‘Repetition’
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Other people are more likely to believe something that is familiar; and constant repetition, particularly over a long period of time, makes something familiar. A surprisingly effective influencing technique is thus to simply keep repeating the message you want others to believe.

Many advertisements rely on simple repetition to implant a positive image of their product, as do populist leaders. The fact that the repeated message is in essence a lie, or at least only a partial truth, doesn’t matter. Many people come to believe the message simply as a result of its constant repetition. You need to consciously remind yourself from time to time that just because something is familiar that doesn’t make it right.

We can and should take advantage of the influencing power of repetition to influence ourselves. We can in part overwrite negative thought patterns by repeating to ourselves, through regular use of mantras or rereading, key ideas we want to insert into our subconscious.
'Distinctiveness'
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We are more likely to notice and thus take an interest in something that is different or stands out in some way.

Whilst something different draws our attention we still need to make a judgement about it. Something that is different is not necessarily better or worse. Since distinctiveness is deliberately bringing us out of our instinctive mindset then whilst it is drawing our attention to it is not necessarily leading to us favoring whatever it is.
'Framing'
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People are significant influenced by the way choices are presented to them. Carefully chosen words can trigger all sorts of mental associations which can then be exploited. People tend towards middle range options and products and can be guided towards higher priced items by the deliberate placing of even higher priced options or of similarly priced items of blatantly less value.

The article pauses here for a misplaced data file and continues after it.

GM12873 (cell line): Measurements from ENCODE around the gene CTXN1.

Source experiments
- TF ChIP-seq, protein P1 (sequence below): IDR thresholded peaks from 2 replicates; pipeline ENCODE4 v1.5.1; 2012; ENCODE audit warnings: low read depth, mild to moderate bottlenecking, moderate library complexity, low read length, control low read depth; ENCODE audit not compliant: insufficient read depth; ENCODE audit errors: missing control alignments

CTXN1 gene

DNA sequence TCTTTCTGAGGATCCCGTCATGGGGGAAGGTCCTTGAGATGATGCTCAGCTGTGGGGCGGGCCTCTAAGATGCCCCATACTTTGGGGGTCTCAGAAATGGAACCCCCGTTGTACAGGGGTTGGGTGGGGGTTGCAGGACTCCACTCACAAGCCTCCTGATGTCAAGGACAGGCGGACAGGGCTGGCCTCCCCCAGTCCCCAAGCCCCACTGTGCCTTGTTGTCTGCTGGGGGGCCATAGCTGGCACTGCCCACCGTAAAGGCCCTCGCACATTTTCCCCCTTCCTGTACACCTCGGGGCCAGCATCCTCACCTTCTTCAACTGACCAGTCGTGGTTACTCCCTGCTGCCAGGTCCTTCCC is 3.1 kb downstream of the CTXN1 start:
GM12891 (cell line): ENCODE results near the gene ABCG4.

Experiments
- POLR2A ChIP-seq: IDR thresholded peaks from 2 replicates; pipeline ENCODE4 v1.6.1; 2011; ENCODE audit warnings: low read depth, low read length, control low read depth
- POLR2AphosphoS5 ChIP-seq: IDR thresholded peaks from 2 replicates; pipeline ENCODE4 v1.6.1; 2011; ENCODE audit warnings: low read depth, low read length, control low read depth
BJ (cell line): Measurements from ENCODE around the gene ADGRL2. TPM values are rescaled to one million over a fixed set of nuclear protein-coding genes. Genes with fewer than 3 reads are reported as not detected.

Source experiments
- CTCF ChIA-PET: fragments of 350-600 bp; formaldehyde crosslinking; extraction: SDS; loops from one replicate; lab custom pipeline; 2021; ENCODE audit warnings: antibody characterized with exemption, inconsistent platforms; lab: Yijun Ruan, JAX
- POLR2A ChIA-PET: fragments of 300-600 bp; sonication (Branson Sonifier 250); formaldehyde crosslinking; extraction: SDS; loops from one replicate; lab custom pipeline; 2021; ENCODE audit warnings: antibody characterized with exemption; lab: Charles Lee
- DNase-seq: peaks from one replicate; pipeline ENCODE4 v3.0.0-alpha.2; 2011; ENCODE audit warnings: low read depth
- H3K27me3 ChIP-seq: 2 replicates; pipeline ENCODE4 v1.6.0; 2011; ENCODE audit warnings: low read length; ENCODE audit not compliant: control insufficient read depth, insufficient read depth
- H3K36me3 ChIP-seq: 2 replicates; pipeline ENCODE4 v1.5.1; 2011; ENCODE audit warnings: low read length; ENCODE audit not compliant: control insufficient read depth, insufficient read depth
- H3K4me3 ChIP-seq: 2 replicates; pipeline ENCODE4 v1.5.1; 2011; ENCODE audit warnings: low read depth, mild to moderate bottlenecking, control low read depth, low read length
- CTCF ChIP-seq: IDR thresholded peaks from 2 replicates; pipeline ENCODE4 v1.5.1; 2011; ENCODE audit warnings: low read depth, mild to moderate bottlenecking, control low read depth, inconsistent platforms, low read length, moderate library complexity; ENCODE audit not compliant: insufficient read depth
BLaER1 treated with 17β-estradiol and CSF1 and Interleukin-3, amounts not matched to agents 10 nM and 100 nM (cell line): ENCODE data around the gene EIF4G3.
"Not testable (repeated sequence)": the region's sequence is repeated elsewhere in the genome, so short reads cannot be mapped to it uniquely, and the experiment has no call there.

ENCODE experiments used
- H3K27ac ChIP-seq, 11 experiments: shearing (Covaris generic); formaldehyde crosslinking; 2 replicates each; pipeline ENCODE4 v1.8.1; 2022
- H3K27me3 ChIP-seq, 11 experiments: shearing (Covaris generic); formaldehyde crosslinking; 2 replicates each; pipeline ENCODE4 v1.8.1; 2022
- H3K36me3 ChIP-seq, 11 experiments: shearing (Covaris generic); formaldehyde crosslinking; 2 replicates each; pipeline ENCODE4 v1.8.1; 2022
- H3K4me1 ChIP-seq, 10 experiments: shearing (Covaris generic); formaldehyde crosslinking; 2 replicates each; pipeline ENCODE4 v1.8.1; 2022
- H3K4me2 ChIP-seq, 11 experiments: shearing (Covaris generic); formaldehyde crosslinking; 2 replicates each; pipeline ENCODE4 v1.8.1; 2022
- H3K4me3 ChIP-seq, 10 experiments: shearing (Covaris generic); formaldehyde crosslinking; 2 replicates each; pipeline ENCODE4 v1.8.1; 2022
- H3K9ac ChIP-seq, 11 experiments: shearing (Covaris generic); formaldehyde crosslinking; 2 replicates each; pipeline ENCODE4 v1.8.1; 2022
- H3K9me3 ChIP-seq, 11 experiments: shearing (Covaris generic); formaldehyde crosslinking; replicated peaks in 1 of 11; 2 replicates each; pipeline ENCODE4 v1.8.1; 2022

It can be hard to shake off the impact of framing. The use of an explicit or implicit analogy or metaphor for example will lead to us thinking about something in a particular way, or by having someone put a number value in our head we are drawn to the vicinity of that number. Even when we know someone is seeking to influence us through framing it is almost impossible to then simply remove the influence of the framing from our thoughts. To do so, we need to distance ourselves from any immediate decisions we are being pressed for, give time for the particular frame to dissipate and to allow ourselves to bring alternative frames or more objective information to bear.
'Appeal to Ego'
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We are all prone to being put in a more receptive frame of mind through the use of flattery, complements or praise. We all have inflated opinions of ourselves, believing ourselves to be better in many ways than other people seem to appreciate us as being. So when someone flatters us, seems to show an appreciation that others don’t, then we are immediately positively disposed towards them, want more of it, and are disposed towards doing something for them which ‘justifies’ the high opinion they seemingly have of us.

Whilst some people are relatively immune to flattery, others are highly prone and readily susceptible to being scammed by anyone that shows them a bit of appreciation. Most of us are somewhere between. Remind yourself that the person appealing to your ego is trying to sell you something. By all means feel good if someone is trying to make you feel good, but don’t get drawn into buying something you don’t want or need, or into overpaying for it, simply because you feel good about the person selling it to you.
‘Selective Observations’
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People fool themselves, and are deliberately fooled by others, by only focusing on information that is supportive of a given argument and dismissing or not being made aware of that which counters it.

Whenever you are presented by information that supports an argument, particularly by those who have a vested interest in the argument, never simply accept it at face value. Is the information presented only a deliberately selected subset? Is the information being presented in a way that misleads? What counter arguments might someone with an alternative viewpoint present?
‘Where there’s smoke there’s fire’
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By creating an association in people’s minds they can be influenced to think in a certain way. We are influenced by ‘false news’ even when we know it might be false.